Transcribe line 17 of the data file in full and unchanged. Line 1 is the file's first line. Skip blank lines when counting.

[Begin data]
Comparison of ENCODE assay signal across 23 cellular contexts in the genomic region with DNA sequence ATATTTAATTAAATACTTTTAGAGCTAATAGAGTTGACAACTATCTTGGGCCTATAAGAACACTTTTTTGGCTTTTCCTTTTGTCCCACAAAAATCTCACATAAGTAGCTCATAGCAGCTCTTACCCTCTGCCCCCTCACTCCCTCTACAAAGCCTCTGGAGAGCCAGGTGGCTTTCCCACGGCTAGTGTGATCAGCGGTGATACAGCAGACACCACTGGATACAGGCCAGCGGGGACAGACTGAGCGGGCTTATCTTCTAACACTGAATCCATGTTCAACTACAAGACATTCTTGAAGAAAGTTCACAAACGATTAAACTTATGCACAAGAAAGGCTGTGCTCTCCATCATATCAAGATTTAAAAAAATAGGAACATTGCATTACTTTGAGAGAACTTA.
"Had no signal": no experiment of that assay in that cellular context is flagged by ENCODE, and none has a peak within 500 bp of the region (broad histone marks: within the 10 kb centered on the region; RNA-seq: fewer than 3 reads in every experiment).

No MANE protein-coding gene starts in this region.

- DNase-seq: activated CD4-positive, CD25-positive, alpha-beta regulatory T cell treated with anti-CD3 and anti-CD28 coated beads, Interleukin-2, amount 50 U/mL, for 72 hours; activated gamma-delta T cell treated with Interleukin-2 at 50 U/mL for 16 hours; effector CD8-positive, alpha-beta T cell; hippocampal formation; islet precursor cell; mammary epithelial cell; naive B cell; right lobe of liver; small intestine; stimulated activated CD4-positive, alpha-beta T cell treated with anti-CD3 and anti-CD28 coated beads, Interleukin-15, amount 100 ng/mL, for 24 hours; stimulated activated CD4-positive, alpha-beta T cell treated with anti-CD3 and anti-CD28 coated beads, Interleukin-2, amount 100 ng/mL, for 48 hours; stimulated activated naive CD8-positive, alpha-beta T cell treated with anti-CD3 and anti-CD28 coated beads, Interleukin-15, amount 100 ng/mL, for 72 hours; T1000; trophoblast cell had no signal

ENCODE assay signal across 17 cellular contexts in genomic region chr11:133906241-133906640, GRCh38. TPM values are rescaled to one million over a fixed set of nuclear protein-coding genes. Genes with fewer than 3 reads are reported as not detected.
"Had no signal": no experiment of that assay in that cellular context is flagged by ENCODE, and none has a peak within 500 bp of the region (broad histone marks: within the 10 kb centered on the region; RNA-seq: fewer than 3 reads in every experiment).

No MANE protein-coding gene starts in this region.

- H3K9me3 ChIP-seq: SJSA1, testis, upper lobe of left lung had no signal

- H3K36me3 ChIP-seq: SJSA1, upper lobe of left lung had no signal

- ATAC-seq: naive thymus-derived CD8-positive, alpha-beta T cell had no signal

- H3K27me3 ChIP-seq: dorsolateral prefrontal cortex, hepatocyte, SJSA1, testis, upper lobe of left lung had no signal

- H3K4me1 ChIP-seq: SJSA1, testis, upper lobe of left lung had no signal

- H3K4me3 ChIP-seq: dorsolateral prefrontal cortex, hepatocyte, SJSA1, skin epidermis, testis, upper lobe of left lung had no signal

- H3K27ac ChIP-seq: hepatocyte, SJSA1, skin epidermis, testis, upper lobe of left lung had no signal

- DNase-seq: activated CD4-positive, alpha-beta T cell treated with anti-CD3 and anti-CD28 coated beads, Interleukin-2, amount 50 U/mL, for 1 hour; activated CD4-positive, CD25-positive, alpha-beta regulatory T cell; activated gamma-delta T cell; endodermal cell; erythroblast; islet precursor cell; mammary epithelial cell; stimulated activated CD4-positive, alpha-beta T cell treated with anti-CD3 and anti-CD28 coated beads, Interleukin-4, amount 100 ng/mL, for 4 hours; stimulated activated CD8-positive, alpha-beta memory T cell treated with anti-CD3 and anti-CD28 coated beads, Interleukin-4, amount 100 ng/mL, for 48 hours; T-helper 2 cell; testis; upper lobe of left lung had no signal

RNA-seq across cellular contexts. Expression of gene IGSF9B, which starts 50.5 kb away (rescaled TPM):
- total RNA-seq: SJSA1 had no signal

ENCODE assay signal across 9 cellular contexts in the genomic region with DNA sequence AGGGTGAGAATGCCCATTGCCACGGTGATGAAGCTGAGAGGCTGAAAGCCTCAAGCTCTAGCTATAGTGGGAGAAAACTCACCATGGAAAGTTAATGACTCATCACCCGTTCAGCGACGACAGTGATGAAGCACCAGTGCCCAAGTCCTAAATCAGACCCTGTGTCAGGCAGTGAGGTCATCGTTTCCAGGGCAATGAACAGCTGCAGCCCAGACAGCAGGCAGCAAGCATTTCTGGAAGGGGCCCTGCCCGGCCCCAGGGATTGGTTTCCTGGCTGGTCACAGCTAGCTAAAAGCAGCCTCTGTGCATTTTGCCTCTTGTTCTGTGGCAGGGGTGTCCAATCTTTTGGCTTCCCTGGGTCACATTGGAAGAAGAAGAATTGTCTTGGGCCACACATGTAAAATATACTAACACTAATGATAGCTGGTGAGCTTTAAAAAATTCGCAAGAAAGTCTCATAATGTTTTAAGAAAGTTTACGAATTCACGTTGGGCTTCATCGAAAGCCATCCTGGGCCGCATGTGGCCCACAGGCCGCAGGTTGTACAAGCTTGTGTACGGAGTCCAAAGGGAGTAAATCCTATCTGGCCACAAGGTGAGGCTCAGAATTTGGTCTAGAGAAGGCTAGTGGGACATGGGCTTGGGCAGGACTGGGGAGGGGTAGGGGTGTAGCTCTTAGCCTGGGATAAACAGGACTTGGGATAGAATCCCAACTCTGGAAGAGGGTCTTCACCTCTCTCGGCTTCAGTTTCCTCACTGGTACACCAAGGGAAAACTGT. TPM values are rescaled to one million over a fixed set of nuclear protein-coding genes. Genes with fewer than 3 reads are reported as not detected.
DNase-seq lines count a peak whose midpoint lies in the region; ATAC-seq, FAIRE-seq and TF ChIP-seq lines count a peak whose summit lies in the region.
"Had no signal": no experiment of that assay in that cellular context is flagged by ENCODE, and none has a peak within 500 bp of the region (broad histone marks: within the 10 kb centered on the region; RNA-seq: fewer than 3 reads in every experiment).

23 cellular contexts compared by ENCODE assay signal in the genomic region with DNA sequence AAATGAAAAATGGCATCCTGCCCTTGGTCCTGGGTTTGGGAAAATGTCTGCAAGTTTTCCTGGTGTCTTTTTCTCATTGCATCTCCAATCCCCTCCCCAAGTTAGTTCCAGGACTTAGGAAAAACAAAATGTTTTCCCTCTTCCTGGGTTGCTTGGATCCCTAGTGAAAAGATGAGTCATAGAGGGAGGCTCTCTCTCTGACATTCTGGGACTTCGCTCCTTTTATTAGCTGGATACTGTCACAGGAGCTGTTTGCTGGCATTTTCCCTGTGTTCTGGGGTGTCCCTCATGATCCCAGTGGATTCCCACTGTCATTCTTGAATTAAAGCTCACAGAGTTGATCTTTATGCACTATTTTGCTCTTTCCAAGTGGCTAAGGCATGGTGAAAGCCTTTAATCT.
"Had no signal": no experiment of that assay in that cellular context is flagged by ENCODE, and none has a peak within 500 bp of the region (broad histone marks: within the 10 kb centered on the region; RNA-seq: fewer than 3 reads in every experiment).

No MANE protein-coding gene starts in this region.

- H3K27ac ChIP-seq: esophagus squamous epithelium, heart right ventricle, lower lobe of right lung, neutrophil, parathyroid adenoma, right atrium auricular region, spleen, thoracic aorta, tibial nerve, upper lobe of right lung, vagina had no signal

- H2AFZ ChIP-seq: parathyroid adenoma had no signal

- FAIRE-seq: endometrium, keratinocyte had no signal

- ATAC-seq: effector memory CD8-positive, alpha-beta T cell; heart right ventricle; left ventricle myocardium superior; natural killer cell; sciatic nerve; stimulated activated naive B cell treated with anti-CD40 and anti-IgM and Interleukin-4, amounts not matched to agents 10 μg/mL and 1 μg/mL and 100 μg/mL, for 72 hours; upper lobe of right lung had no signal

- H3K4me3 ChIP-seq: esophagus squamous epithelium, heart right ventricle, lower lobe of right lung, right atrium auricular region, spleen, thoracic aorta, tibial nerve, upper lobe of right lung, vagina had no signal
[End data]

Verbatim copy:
- total RNA-seq: SJSA1 had no signal